Impressed by what it has learned already about the varied approaches in a subset of departments, the Grading Committee will ask all departments for information about strategies they have employed that have proven to be successful, as well as challenges they have confronted as they have attempted to implement the new expectations. After reviewing the information gathered in that process, the committee will disseminate a compilation of best practices and consider additional steps to assist departments in making further progress.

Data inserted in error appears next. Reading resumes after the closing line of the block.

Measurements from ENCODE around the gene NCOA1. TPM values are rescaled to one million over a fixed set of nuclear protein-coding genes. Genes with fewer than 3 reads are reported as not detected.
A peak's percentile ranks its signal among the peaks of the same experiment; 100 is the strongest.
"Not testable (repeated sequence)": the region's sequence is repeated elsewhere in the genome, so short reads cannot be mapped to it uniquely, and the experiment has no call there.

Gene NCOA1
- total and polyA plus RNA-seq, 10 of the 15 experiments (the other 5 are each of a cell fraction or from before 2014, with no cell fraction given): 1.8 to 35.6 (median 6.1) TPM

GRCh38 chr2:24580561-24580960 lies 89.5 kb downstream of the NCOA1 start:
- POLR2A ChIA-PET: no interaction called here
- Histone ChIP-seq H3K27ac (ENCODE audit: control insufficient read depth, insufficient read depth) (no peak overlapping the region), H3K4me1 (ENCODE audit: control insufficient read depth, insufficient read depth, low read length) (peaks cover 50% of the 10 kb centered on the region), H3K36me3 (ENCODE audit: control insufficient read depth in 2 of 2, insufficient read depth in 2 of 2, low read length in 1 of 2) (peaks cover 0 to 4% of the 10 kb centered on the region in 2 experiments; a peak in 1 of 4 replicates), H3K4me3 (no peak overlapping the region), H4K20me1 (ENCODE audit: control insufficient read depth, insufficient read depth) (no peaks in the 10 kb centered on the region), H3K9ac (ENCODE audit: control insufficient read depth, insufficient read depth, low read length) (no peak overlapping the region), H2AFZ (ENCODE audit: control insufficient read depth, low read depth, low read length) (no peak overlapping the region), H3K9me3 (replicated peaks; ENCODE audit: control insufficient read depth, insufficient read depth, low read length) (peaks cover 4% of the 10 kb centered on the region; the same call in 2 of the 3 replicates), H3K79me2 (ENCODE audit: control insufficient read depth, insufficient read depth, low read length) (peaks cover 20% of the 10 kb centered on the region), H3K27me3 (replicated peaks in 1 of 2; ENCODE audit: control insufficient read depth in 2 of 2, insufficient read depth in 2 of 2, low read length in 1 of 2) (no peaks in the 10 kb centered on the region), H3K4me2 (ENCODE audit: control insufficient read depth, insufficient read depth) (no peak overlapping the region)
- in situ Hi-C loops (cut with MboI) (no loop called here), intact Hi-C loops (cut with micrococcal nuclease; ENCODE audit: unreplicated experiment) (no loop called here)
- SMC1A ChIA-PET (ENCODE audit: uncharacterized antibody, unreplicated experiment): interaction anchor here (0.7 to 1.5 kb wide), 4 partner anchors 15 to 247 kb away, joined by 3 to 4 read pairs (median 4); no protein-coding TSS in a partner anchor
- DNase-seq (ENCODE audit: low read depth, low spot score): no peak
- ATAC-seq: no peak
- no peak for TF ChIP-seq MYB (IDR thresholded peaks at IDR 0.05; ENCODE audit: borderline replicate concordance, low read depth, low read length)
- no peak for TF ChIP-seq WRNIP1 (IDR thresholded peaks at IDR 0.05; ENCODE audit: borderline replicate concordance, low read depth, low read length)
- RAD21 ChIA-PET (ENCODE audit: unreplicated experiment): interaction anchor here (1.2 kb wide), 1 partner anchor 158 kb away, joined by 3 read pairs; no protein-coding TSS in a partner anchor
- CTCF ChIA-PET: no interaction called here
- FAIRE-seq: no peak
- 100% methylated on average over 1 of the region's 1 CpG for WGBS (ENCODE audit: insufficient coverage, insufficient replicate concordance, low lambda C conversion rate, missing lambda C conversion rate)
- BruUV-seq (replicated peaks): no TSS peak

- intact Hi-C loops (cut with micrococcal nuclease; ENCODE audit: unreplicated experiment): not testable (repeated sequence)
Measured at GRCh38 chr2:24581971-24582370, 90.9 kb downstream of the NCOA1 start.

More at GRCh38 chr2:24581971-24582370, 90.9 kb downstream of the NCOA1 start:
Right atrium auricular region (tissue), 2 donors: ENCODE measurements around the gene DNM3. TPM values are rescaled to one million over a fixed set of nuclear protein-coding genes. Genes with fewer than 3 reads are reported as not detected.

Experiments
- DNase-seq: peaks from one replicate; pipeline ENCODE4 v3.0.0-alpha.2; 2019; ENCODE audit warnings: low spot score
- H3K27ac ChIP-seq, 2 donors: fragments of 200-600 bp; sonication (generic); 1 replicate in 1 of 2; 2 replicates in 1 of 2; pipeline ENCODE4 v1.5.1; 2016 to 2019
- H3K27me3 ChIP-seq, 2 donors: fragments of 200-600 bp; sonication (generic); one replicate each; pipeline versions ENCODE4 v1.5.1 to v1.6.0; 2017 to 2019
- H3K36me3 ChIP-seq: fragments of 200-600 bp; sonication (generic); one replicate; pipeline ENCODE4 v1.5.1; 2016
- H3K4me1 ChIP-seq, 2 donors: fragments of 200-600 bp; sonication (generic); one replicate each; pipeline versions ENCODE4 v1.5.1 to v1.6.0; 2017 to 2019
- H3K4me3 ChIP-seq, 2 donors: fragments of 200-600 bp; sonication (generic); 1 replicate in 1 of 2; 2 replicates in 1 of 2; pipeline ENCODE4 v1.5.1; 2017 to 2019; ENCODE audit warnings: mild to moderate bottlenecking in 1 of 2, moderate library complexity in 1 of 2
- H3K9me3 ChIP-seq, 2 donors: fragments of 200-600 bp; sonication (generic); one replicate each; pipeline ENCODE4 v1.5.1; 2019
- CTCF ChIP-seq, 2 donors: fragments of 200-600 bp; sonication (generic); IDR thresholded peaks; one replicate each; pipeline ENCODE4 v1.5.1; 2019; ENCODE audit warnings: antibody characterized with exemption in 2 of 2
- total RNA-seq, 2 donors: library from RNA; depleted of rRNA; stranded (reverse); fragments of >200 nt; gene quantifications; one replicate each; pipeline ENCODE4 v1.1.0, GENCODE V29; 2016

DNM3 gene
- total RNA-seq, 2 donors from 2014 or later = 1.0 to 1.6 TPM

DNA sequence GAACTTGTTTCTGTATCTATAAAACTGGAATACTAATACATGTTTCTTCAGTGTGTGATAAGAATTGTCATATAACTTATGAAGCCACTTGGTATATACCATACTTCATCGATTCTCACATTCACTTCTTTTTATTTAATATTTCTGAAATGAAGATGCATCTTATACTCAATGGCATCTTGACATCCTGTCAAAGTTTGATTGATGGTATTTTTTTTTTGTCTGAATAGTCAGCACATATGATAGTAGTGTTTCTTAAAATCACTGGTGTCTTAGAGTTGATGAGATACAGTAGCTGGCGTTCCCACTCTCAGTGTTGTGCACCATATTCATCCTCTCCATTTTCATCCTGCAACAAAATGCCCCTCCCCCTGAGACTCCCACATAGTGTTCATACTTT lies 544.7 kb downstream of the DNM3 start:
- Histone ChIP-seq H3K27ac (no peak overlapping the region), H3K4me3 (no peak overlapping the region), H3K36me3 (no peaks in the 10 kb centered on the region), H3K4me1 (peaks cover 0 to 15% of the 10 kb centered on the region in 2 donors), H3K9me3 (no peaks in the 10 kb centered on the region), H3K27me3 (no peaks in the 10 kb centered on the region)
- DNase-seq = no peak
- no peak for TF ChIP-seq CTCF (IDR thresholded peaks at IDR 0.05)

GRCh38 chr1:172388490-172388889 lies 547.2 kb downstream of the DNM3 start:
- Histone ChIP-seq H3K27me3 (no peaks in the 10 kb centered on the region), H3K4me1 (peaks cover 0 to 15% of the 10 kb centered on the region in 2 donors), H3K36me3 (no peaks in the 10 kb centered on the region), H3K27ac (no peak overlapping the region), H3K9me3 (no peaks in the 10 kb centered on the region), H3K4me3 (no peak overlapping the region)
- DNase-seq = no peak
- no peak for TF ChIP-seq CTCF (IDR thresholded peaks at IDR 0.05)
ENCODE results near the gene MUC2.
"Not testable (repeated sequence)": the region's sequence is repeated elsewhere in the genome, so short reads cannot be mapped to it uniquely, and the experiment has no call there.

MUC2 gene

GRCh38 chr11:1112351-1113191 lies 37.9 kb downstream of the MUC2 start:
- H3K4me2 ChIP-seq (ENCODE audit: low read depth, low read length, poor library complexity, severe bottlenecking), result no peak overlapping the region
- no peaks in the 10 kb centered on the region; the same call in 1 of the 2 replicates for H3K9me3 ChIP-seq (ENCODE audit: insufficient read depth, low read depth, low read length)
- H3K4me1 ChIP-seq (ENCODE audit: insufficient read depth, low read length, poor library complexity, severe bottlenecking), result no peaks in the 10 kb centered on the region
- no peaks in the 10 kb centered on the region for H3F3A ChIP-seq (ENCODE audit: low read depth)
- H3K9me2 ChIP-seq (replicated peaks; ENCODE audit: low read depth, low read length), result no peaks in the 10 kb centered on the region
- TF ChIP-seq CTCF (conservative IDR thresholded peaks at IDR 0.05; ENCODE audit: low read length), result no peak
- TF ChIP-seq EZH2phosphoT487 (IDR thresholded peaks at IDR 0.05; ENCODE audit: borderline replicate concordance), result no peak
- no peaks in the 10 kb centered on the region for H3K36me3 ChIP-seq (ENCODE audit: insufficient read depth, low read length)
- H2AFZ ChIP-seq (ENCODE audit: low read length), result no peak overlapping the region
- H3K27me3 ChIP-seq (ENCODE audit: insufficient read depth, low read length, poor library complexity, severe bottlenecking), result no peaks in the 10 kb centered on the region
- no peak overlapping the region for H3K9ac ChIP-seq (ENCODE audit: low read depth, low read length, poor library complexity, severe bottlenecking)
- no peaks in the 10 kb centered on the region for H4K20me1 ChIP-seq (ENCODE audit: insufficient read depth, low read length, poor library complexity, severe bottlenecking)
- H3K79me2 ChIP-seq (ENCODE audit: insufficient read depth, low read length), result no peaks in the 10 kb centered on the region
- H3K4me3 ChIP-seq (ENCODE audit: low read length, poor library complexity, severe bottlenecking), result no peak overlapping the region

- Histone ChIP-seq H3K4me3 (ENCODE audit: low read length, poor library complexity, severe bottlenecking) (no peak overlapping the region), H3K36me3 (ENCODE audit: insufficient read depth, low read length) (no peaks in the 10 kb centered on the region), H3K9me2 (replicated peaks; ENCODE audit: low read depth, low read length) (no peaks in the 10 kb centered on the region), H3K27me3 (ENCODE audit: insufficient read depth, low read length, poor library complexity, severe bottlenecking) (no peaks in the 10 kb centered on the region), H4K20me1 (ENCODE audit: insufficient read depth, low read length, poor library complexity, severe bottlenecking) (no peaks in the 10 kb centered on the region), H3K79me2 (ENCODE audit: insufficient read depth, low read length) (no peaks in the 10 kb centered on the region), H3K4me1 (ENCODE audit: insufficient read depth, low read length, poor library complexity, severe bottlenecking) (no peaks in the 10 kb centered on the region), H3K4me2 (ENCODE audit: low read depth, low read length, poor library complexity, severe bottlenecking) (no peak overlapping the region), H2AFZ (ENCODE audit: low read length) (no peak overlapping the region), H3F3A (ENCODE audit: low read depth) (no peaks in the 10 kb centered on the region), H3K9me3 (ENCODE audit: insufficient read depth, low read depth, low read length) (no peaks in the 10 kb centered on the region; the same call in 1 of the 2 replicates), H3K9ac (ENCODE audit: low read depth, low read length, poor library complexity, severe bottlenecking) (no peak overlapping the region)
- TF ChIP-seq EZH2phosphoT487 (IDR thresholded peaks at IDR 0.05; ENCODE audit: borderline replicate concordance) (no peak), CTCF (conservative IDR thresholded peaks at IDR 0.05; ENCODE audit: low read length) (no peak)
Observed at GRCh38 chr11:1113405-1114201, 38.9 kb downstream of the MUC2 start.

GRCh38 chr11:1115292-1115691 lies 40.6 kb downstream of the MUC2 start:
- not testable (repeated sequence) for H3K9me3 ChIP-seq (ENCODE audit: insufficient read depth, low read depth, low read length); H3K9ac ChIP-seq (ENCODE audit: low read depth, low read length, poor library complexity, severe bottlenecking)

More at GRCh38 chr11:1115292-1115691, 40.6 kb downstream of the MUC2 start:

Commenting on the results for 2004-05, Dean of the College Nancy Malkiel congratulated the faculty on making significant headway in implementing Princeton's new institutional grading expectations. "Many departments are at or very close to the desired standards; in others, while there is more work to be done, the progress made in a very short time has been nothing short of remarkable. Culture change is hard to achieve, and we always imagined that it would take several years to implement the new grading expectations. We are clearly on our way."